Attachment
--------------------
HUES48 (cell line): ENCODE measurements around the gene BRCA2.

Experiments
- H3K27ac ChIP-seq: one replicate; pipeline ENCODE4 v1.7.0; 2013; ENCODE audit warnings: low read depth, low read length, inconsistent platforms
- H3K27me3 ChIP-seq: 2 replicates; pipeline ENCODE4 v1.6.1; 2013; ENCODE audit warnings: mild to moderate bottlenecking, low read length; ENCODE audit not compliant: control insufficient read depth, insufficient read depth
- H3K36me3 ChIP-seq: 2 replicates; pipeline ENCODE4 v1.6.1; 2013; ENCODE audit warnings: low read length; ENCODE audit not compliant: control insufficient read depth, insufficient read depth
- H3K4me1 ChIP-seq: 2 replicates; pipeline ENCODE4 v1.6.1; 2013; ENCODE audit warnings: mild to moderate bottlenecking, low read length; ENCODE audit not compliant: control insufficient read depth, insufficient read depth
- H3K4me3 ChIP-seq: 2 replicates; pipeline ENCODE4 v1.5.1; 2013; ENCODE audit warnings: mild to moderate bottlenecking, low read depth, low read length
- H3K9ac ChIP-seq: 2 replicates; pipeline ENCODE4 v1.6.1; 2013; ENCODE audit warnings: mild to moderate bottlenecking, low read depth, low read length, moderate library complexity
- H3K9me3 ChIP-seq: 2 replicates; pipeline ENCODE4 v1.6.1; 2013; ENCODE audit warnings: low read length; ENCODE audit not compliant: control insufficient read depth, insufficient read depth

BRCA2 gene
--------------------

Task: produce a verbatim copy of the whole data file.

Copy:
HUES48 (cell line): ENCODE measurements around the gene BRCA2.

Experiments
- H3K27ac ChIP-seq: one replicate; pipeline ENCODE4 v1.7.0; 2013; ENCODE audit warnings: low read depth, low read length, inconsistent platforms
- H3K27me3 ChIP-seq: 2 replicates; pipeline ENCODE4 v1.6.1; 2013; ENCODE audit warnings: mild to moderate bottlenecking, low read length; ENCODE audit not compliant: control insufficient read depth, insufficient read depth
- H3K36me3 ChIP-seq: 2 replicates; pipeline ENCODE4 v1.6.1; 2013; ENCODE audit warnings: low read length; ENCODE audit not compliant: control insufficient read depth, insufficient read depth
- H3K4me1 ChIP-seq: 2 replicates; pipeline ENCODE4 v1.6.1; 2013; ENCODE audit warnings: mild to moderate bottlenecking, low read length; ENCODE audit not compliant: control insufficient read depth, insufficient read depth
- H3K4me3 ChIP-seq: 2 replicates; pipeline ENCODE4 v1.5.1; 2013; ENCODE audit warnings: mild to moderate bottlenecking, low read depth, low read length
- H3K9ac ChIP-seq: 2 replicates; pipeline ENCODE4 v1.6.1; 2013; ENCODE audit warnings: mild to moderate bottlenecking, low read depth, low read length, moderate library complexity
- H3K9me3 ChIP-seq: 2 replicates; pipeline ENCODE4 v1.6.1; 2013; ENCODE audit warnings: low read length; ENCODE audit not compliant: control insufficient read depth, insufficient read depth

BRCA2 gene